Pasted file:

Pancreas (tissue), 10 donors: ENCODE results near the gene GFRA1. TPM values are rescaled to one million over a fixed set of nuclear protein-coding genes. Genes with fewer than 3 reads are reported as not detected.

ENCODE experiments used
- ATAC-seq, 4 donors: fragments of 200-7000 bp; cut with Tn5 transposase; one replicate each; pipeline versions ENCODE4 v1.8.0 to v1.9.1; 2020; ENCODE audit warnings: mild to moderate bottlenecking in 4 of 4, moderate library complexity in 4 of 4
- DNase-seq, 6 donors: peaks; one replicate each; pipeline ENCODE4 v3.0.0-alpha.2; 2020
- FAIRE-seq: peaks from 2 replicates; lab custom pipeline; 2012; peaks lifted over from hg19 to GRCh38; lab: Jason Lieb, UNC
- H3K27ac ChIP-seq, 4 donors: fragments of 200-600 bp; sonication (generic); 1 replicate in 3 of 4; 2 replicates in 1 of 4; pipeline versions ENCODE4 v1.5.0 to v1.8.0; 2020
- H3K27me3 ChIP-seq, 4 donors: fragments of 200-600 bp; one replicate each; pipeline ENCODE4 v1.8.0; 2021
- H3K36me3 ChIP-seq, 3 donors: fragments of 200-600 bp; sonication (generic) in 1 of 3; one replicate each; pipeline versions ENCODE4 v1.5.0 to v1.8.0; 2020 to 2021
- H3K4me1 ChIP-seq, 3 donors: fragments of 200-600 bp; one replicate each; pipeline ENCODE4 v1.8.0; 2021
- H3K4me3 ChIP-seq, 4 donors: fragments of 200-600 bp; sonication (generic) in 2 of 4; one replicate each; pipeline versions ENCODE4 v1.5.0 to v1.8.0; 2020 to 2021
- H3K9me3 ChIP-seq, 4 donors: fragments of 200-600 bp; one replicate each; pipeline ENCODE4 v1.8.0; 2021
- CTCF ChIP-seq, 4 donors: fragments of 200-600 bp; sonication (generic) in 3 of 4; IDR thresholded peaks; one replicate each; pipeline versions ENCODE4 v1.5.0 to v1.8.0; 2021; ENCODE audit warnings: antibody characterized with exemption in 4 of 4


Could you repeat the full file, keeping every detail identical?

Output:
Pancreas (tissue), 10 donors: ENCODE results near the gene GFRA1. TPM values are rescaled to one million over a fixed set of nuclear protein-coding genes. Genes with fewer than 3 reads are reported as not detected.

ENCODE experiments used
- ATAC-seq, 4 donors: fragments of 200-7000 bp; cut with Tn5 transposase; one replicate each; pipeline versions ENCODE4 v1.8.0 to v1.9.1; 2020; ENCODE audit warnings: mild to moderate bottlenecking in 4 of 4, moderate library complexity in 4 of 4
- DNase-seq, 6 donors: peaks; one replicate each; pipeline ENCODE4 v3.0.0-alpha.2; 2020
- FAIRE-seq: peaks from 2 replicates; lab custom pipeline; 2012; peaks lifted over from hg19 to GRCh38; lab: Jason Lieb, UNC
- H3K27ac ChIP-seq, 4 donors: fragments of 200-600 bp; sonication (generic); 1 replicate in 3 of 4; 2 replicates in 1 of 4; pipeline versions ENCODE4 v1.5.0 to v1.8.0; 2020
- H3K27me3 ChIP-seq, 4 donors: fragments of 200-600 bp; one replicate each; pipeline ENCODE4 v1.8.0; 2021
- H3K36me3 ChIP-seq, 3 donors: fragments of 200-600 bp; sonication (generic) in 1 of 3; one replicate each; pipeline versions ENCODE4 v1.5.0 to v1.8.0; 2020 to 2021
- H3K4me1 ChIP-seq, 3 donors: fragments of 200-600 bp; one replicate each; pipeline ENCODE4 v1.8.0; 2021
- H3K4me3 ChIP-seq, 4 donors: fragments of 200-600 bp; sonication (generic) in 2 of 4; one replicate each; pipeline versions ENCODE4 v1.5.0 to v1.8.0; 2020 to 2021
- H3K9me3 ChIP-seq, 4 donors: fragments of 200-600 bp; one replicate each; pipeline ENCODE4 v1.8.0; 2021
- CTCF ChIP-seq, 4 donors: fragments of 200-600 bp; sonication (generic) in 3 of 4; IDR thresholded peaks; one replicate each; pipeline versions ENCODE4 v1.5.0 to v1.8.0; 2021; ENCODE audit warnings: antibody characterized with exemption in 4 of 4